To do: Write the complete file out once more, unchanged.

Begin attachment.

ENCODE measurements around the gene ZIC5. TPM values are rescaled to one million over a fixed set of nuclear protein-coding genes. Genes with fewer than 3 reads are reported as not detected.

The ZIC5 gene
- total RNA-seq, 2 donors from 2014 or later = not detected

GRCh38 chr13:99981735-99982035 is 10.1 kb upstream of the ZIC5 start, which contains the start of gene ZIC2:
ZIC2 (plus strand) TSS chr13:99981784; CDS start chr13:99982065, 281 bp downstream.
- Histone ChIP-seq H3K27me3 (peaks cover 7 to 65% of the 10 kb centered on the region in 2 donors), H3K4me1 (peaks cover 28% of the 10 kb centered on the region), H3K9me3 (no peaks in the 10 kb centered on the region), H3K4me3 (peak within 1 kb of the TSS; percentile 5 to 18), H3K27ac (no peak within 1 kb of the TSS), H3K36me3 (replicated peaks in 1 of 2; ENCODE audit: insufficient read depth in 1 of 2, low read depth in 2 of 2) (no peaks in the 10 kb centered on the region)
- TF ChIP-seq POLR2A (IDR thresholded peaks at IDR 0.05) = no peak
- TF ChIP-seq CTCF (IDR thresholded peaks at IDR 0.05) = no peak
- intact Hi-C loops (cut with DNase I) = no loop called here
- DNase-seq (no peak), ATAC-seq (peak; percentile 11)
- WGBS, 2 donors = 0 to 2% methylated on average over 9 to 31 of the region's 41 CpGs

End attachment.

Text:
ENCODE measurements around the gene ZIC5. TPM values are rescaled to one million over a fixed set of nuclear protein-coding genes. Genes with fewer than 3 reads are reported as not detected.

The ZIC5 gene
- total RNA-seq, 2 donors from 2014 or later = not detected

GRCh38 chr13:99981735-99982035 is 10.1 kb upstream of the ZIC5 start, which contains the start of gene ZIC2:
ZIC2 (plus strand) TSS chr13:99981784; CDS start chr13:99982065, 281 bp downstream.
- Histone ChIP-seq H3K27me3 (peaks cover 7 to 65% of the 10 kb centered on the region in 2 donors), H3K4me1 (peaks cover 28% of the 10 kb centered on the region), H3K9me3 (no peaks in the 10 kb centered on the region), H3K4me3 (peak within 1 kb of the TSS; percentile 5 to 18), H3K27ac (no peak within 1 kb of the TSS), H3K36me3 (replicated peaks in 1 of 2; ENCODE audit: insufficient read depth in 1 of 2, low read depth in 2 of 2) (no peaks in the 10 kb centered on the region)
- TF ChIP-seq POLR2A (IDR thresholded peaks at IDR 0.05) = no peak
- TF ChIP-seq CTCF (IDR thresholded peaks at IDR 0.05) = no peak
- intact Hi-C loops (cut with DNase I) = no loop called here
- DNase-seq (no peak), ATAC-seq (peak; percentile 11)
- WGBS, 2 donors = 0 to 2% methylated on average over 9 to 31 of the region's 41 CpGs